Here’s another surprising example from Erasmus’ Colloquia Familiaria.
If you have ever seen As You Like It and relished the cheeky brilliance of Rosalind and the pure silliness of the lovestruck Phebe, you may be startled, once again, to find some of their best lines presaged in this witty little play written by Erasmus forty years before Shakespeare was born! It’s actually a rather long one (with some sexy overtones and thoughts on maintaining a healthy marriage along the way) but we only recorded a few pages. They’re a lot of fun. It’s easy to see what stuck in the brain of the boy Shakespeare when he performed them in Latin at Stratford’s Latin grammar school, as part of his practice in conversation.
(Remember, Latin back then was NOT A DEAD LANGUAGE! It was the lingua franca, and required of every educated person entering any of the professions, because it allowed one to converse with any other educated person in any country throughout Europe; but casual conversation took practice. Thus, the “Colloquies.”)
The scene is a flirtatious courtship between the lover, Pamphilus, and his girlfriend, Maria. He’s trying to talk her into advancing their relationship to a new level, whatever that may be. Familiar?
Jill Holden has played the role of Phebe, and she immediately spotted echoes from this silly colloquy in her lines in response to Silvius:
Silvius: Sweet Phebe, do not scorn me; do not Phebe;
Say that you love me not but say not so in
In bitterness. The common executioner…
… first begs pardon….
Phebe: I would not be thy executioner:
I fly thee, for I would not injure thee.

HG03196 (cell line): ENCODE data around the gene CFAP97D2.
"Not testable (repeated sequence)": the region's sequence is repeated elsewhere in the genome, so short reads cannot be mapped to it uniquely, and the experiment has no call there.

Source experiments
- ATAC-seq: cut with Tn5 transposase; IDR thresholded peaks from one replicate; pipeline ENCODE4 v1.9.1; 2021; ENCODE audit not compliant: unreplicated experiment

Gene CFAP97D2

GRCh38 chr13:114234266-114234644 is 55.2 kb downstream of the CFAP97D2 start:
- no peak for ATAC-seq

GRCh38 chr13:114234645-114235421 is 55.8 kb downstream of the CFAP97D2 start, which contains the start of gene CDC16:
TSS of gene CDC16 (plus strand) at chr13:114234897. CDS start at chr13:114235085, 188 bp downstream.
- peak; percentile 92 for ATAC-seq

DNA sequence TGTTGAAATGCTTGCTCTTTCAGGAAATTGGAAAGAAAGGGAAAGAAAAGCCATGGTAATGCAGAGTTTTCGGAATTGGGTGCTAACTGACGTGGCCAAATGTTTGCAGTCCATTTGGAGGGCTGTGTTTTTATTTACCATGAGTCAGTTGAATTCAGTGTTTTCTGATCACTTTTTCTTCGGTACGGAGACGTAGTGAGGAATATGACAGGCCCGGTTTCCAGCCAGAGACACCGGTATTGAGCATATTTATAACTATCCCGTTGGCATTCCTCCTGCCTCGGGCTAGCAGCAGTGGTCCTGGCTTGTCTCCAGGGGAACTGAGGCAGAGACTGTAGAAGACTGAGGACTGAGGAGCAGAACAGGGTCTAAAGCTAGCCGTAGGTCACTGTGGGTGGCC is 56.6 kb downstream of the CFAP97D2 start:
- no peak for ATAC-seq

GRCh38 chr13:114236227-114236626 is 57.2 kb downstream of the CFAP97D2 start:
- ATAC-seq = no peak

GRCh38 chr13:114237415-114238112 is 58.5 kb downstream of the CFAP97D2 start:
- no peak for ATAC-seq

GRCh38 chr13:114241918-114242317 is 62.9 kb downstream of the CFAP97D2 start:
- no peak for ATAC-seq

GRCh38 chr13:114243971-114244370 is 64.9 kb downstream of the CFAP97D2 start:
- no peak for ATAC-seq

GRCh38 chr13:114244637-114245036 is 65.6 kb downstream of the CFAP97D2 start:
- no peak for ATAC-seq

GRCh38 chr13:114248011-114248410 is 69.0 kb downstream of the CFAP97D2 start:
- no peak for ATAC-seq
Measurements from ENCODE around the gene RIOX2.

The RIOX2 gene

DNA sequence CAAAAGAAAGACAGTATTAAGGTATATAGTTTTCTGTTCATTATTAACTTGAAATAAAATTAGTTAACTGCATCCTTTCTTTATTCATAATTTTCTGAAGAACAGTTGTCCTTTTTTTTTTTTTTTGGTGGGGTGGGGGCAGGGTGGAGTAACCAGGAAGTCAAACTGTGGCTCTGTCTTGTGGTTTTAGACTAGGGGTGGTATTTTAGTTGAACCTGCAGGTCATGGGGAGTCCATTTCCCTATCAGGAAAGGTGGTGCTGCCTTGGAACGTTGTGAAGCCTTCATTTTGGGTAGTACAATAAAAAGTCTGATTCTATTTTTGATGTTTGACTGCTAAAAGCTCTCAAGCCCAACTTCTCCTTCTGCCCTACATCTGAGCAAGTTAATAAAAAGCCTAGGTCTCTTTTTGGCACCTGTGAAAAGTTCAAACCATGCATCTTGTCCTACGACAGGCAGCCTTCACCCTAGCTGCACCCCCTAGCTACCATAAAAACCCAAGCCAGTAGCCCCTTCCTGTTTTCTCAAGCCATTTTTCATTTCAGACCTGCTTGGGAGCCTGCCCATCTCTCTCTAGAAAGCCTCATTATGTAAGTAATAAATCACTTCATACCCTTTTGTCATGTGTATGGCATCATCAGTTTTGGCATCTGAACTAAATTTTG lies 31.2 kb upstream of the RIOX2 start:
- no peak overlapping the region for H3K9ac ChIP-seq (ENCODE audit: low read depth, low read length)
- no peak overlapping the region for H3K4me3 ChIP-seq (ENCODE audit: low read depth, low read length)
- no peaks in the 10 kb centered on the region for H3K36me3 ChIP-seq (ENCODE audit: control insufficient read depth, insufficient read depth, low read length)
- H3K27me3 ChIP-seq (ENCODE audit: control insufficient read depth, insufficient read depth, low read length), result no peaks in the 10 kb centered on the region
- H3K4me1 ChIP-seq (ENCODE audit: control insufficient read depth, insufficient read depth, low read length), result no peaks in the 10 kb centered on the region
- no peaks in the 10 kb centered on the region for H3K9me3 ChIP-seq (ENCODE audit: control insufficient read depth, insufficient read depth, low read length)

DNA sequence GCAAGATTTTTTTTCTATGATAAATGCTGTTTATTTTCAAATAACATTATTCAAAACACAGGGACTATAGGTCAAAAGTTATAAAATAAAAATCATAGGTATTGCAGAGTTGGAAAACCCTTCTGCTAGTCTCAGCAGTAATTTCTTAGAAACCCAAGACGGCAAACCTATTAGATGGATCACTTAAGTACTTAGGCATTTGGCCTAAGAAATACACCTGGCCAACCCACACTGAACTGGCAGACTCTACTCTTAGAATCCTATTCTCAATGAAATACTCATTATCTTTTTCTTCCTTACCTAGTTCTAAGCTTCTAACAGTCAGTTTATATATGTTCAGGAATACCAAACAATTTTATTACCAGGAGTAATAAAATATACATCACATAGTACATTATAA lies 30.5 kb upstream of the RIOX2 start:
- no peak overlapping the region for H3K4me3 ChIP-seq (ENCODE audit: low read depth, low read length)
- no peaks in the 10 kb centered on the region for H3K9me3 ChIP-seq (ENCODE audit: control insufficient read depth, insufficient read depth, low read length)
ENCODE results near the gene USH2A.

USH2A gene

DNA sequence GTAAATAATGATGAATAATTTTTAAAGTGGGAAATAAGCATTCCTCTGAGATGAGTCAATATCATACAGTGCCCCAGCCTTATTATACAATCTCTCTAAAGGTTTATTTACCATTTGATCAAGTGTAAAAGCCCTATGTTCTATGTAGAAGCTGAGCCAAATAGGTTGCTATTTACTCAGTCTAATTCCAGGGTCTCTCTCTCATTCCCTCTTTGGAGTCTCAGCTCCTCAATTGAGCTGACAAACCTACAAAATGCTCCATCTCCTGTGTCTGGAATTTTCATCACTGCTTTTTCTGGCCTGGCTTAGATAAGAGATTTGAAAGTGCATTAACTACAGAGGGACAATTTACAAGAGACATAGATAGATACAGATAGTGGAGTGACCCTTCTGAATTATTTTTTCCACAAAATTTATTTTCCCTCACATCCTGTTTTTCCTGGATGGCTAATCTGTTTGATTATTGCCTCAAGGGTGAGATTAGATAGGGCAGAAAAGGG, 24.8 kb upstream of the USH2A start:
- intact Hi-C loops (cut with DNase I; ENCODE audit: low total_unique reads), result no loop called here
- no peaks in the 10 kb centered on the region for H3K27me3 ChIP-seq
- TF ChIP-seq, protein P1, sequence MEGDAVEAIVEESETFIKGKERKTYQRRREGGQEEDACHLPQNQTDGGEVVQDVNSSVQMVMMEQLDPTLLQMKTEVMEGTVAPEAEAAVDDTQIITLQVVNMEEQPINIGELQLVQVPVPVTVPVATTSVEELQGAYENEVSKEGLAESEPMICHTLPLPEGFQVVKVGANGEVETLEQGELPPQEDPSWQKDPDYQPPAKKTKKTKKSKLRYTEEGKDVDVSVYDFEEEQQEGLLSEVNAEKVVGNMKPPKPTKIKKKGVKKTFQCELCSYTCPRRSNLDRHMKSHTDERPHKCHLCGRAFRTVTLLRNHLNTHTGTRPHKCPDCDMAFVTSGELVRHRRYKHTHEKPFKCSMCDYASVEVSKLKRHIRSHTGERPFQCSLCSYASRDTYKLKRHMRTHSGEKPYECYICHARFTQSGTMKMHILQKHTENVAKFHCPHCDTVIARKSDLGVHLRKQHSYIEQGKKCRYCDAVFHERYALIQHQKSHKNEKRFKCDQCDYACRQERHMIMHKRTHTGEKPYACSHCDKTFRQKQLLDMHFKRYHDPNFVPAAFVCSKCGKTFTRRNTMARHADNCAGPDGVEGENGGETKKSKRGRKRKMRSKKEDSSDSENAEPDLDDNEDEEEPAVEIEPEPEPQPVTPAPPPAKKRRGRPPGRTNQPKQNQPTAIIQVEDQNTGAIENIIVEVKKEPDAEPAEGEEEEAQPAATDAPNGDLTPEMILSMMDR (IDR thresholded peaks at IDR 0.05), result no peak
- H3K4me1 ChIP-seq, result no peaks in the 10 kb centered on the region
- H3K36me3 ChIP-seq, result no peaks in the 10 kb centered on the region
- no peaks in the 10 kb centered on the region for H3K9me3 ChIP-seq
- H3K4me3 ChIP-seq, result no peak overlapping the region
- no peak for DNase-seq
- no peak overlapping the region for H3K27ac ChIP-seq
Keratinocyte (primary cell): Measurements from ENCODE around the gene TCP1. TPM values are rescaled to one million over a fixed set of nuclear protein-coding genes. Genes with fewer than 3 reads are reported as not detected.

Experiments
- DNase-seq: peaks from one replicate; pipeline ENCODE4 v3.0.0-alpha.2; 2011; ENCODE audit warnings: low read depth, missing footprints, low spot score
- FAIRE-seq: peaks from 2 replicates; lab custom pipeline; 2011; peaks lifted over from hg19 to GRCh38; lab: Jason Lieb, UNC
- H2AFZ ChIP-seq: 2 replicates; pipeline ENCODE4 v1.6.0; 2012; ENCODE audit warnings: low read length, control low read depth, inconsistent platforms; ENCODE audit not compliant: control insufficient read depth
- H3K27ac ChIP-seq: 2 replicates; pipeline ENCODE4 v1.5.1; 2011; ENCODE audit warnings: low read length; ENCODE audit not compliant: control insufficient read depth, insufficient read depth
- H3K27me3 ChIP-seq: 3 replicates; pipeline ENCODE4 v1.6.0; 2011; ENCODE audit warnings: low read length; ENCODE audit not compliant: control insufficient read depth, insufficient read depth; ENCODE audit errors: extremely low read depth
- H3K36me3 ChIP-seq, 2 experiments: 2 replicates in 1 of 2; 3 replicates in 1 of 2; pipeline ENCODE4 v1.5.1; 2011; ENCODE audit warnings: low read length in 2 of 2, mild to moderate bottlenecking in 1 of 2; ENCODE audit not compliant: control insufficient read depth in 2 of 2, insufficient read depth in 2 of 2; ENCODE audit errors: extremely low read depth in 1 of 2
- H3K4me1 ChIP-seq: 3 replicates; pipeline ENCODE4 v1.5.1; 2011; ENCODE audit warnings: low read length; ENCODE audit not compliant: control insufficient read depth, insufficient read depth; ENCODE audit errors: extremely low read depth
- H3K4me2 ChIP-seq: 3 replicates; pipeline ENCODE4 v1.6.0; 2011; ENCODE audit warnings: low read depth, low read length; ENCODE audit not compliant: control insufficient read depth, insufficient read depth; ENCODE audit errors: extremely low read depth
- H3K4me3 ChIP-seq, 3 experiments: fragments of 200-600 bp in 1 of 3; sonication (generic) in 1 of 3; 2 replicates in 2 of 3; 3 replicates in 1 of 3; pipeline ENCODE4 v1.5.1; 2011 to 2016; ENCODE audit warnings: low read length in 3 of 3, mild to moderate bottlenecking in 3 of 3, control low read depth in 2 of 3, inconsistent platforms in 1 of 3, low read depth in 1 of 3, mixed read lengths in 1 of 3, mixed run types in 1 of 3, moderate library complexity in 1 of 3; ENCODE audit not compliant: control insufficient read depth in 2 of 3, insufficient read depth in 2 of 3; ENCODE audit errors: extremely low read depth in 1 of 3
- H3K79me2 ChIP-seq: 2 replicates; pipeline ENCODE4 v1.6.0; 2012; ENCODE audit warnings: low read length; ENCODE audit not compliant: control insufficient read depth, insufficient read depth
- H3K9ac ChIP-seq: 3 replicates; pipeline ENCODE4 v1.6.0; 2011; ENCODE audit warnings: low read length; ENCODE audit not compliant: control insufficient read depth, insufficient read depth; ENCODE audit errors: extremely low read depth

Thou tell’st me there is murder in mine eye:
Tis pretty, sure, and very probable,
That eyes, that are the frail’st and softest things,
Should be called tyrants, butchers, murderers!
Now I do frown on thee with all my heart;
And if mine eyes can wound, now let them kill thee:
Now counterfeit to swoon; why now fall down;
Or if thou canst not, O, for shame, for shame,
Lie not, to say mine eyes are murderers!
And Susan Angelo, also present in the audience, has played Rosalind! And SHE recognized THESE lines:
Orlando: Then, in mine own person, I die.
Rosalind: No, faith, die by attorney. The poor world is almost six thousand years old and in all this time there was not any man died in his own person, in a love-cause. …….Men have died from time to time, and worms have eaten them, but not for love.
And then, a bit later in the scene:
Rosalind: There are none of my uncle’s marks upon you: he taught me how to know a man in love; in which cage of rushes I am sure you are not prisoner.
Orlando: What were his marks?
Rosalind: A lean cheek, which you have not, a blue eye and sunken, which you have not, an unquestionable spirit, which you have not, a beard neglected, which you have not!
Do you hear the same teasing images in this exchange?
(Again, this translation is my adaptation of the two rather dated existing translations from the Latin. Every line is by Erasmus. I’ve just tried to make it sound more like what contemporary young people might say.)